by Whit Gibbons

February 6, 2005

Americans are getting older every year--individually and collectively. The entire age structure of our population is shifting. Coupled with healthier diets and more exercise, modern medicines are keeping more people alive for a longer time. But no matter what we do, old age soon catches up. Even the healthiest, most active individuals eventually show signs of senility.

An official I once spoke with at the National Institutes of Health (NIH) said he wondered if we are just leading a legion of geriatrics to Golden Pond. Physicians can keep us alive, but scientists still do not understand the process of aging. In fact, some animals show no signs of aging, but scientists still are not sure why.

NIH research money that goes to support human medical research includes some for the study of aging phenomena in animals. But most funds are reserved for research on laboratory animals--white rats and mice, rhesus monkeys, chimpanzees, and fruit flies. Funding for a different approach might provide new insights into the aging process. Maybe NIH should channel more money for studies on aging to ecologists who work with animals that are not the typical laboratory specimens. Although none have the physiological similarities to humans that rats, mice, and primates do, all have some feature that could lead to a better understanding of the aging process and why it occurs in some animals, like humans, but not in others.

Take, for example, the albatross and other seabirds. Albatrosses apparently live for far more than 50 years, maybe even a hundred. Yet albatrosses do not show any of the typical signs of senescence so common among humans. A female albatross begins laying about one egg a year at the age of 10 years and continues to do so year after year. Presumably, a 75-year-old albatross is as reproductively fit as a youngster of 45 or 50, showing no signs of reproductive failure. Clearly, the albatross holds some secrets we might like to know more about.

Spiders are another group with unusual aging capabilities. Most spiders live a couple of years, not such a surprising feat. But one group, which includes the tarantulas, have been known to live for 35 years. One reason tarantulas may be a useful research tool is that the males and females differ considerably in their longevity patterns. Upon reaching maturity, the female tarantula continues to molt, grow, and reproduce. The male on the other hand, upon reaching spider manhood at age 10 years, mates once or twice and then dies within a year or two. Human females live slightly longer than males. The dramatic difference in mortality rates of the sexes in tarantulas offers the opportunity to identify a specific cause of the consistently earlier death of males. Perhaps a lesson for humans will emerge.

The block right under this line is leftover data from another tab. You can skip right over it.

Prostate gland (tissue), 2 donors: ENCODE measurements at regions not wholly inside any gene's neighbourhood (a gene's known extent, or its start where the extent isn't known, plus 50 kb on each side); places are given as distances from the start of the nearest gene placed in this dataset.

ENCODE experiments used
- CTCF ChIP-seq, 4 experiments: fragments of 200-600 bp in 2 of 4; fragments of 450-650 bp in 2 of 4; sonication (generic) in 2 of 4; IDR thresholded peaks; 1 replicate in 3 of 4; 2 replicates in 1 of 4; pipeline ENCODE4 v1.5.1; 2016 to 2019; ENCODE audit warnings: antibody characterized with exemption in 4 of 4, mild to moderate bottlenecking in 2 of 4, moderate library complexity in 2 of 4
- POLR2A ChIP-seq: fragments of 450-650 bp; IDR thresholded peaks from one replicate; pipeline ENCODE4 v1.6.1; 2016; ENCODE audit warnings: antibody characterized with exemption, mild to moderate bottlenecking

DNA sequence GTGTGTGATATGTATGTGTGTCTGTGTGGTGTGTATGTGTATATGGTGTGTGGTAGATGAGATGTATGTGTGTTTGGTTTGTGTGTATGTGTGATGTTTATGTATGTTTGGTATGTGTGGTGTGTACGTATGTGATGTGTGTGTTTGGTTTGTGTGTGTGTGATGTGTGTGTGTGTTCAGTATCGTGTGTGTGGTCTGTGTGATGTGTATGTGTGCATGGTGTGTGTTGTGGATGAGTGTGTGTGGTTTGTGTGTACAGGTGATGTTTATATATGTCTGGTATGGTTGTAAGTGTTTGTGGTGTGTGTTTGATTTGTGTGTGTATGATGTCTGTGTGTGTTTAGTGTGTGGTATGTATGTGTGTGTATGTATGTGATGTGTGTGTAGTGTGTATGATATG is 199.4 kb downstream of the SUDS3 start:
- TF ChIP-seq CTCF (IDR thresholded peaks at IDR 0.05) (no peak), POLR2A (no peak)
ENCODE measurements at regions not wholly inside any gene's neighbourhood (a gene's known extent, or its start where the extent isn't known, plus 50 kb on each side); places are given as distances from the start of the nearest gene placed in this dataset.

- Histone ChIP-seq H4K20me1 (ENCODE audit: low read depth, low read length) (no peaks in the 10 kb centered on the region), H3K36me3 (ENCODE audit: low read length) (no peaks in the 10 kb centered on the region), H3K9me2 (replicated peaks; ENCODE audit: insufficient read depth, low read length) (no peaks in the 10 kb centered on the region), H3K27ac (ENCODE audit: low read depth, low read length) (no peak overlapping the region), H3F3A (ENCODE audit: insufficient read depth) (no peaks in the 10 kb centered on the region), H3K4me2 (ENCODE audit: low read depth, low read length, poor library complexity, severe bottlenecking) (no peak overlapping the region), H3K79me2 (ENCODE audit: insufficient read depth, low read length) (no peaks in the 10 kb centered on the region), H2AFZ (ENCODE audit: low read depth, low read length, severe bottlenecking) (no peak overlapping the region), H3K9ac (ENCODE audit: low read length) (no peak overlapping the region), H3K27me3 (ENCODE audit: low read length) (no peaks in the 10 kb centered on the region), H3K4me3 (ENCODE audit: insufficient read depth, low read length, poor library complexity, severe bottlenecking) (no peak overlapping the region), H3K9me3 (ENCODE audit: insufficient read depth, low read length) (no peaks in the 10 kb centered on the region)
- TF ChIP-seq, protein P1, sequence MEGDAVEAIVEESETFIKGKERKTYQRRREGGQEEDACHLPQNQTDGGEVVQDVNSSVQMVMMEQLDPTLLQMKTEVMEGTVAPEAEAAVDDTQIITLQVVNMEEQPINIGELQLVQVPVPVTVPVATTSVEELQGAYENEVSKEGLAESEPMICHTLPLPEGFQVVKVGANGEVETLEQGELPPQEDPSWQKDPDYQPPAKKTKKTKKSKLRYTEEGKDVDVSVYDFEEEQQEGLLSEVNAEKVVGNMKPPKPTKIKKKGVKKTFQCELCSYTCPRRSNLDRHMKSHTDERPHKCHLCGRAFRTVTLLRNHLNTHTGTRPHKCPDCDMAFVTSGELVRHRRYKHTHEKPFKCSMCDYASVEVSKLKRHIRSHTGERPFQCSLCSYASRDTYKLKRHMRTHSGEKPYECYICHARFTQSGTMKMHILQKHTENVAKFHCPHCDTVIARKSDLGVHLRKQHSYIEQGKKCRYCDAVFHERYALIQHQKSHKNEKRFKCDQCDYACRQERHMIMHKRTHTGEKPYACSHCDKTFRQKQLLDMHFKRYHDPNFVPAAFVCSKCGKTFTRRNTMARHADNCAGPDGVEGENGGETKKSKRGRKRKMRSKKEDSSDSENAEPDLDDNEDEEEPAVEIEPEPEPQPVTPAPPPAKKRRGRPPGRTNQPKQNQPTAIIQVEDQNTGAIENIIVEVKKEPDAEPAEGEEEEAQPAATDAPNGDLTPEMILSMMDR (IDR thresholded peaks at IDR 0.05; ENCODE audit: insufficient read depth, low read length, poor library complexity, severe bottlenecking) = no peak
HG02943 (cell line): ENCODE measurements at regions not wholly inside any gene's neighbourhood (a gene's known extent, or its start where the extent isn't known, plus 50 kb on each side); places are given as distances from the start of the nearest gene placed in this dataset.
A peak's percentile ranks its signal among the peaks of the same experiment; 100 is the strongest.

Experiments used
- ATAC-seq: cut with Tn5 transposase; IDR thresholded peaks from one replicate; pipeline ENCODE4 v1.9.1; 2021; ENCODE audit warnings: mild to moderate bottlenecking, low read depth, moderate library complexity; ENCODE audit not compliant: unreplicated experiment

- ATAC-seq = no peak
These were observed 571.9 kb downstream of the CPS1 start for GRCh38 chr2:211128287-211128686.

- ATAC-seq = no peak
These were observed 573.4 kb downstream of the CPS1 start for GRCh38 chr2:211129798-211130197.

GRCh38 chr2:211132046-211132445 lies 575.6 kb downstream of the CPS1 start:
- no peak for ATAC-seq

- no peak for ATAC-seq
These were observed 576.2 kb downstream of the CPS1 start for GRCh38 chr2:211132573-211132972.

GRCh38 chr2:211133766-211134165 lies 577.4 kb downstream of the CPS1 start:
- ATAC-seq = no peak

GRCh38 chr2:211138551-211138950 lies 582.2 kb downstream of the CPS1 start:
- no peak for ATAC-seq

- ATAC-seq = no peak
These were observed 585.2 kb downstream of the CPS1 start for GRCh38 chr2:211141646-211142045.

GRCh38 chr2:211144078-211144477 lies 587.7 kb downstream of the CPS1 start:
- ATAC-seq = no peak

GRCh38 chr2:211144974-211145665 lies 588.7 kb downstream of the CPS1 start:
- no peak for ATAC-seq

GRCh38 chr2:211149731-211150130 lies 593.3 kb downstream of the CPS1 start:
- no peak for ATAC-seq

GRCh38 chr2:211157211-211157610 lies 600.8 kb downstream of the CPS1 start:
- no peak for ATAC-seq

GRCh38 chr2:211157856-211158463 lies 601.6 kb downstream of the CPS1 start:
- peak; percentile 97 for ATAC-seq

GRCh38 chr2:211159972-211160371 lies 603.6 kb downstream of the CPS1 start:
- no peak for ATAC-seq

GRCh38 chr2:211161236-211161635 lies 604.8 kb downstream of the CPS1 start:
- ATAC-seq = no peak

Another animal that could provide useful information toward understanding senescence and some of the associated problems that accompany old age is the possum. In contrast to some spiders, sea birds, and turtles that are now known to have life spans far beyond what might be expected, possums are short-lived. An average possum has a life span of less than two years, although some captives may live longer. A doddering old possum of two and half years old is likely to have cataracts and show reproductive senility.

The advantage of the possum for studying aging phenomena is that they have a lot of babies and are easily reared in captivity. Thus, within two years the researcher has a population of old individuals who can be studied for some of the same aging characteristics experienced by humans. The advantage of the longer-lived species for aging research is that they have somehow overcome such problems. The job of the scientist is to discover how. Providing medical research funds to study unusual members of the animal world might uncover some mysteries that cannot be revealed in the traditional manner. But while we are waiting, we should heed the words of George Bernard Shaw: "We don't stop playing because we grow old; we grow old because we stop playing."

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